Hagop Sarkissian
CUNY Graduate Center
In a number of papers, Liu Qingping has critiqued Confucianism’s commitment to “consanguineous affection” or filial values, claiming it to be excessive and indefensible. Many have taken issue with his textual readings and interpretive claims, but these responses do little to undermine the force of his central claim that filial values cause widespread corruption in Chinese society. This is not an interpretive claim but an empirical one. If true, it merits serious consideration. But is it true? How can we know? I survey the empirical evidence and argue that there is no stable or direct relationship between filial values and corruption. Instead, other cultural dimensions are more robust predictors of corruption. As it happens, China ranks very high in these other cultural dimensions. I conclude that if the empirical research is correct then Liu’s claims lack support.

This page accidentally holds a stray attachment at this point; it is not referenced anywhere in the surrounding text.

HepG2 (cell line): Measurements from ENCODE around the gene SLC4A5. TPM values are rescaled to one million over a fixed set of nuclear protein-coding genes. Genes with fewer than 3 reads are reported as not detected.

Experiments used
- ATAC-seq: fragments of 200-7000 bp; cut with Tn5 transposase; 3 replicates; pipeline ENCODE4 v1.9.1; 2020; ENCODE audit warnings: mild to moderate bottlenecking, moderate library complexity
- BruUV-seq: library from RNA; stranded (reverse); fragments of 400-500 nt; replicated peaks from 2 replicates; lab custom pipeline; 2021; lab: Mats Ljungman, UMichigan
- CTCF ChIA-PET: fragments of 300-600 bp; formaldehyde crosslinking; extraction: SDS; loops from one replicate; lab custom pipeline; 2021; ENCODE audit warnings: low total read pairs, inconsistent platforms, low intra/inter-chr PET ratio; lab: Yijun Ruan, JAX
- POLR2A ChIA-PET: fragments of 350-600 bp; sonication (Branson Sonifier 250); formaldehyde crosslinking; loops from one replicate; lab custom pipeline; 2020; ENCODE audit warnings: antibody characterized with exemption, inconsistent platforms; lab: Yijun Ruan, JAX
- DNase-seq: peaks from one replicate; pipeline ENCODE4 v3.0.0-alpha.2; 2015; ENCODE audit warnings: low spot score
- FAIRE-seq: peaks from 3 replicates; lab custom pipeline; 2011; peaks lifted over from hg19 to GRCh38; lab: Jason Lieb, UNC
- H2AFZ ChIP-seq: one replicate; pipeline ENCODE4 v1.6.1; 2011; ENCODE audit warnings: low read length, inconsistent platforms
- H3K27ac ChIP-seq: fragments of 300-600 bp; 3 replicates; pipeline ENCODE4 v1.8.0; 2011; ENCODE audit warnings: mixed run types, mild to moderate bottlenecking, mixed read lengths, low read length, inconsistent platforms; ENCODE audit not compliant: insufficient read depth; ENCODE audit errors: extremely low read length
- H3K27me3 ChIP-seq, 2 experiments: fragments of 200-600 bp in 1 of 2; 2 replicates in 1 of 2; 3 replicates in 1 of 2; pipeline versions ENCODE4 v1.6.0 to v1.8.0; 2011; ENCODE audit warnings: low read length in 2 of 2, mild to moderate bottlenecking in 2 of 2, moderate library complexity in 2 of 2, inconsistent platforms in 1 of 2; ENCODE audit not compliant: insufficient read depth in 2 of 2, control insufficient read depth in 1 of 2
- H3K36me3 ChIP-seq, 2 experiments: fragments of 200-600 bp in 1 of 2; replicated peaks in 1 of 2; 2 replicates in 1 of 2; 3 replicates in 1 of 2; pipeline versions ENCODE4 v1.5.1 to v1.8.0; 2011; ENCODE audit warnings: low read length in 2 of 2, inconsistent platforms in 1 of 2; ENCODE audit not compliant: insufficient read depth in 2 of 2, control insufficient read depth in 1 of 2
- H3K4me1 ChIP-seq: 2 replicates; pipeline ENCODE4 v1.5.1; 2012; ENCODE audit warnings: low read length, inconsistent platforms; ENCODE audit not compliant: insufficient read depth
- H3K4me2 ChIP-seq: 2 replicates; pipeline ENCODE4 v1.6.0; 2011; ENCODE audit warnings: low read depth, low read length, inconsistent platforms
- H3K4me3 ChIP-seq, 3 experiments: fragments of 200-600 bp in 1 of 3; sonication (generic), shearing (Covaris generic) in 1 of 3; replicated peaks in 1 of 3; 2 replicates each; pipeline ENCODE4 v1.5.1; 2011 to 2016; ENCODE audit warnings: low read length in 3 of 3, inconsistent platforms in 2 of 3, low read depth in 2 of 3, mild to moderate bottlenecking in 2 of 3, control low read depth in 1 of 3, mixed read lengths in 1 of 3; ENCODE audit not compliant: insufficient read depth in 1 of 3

Keywords Confucianism  partialism  filial piety  corruption
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DOI 10.1007/s11712-020-09718-z
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References found in this work BETA

The World of Thought in Ancient China.Benjamin I. Schwartz - 1985 - Belknap Press of Harvard University Press.
Remastering Morals with Aristotle and Confucius.May Sim - 2007 - Cambridge University Press.
Confucius and the Effortless Life of Virtue.Hagop Sarkissian - 2010 - History of Philosophy Quarterly 27 (1):1-16.

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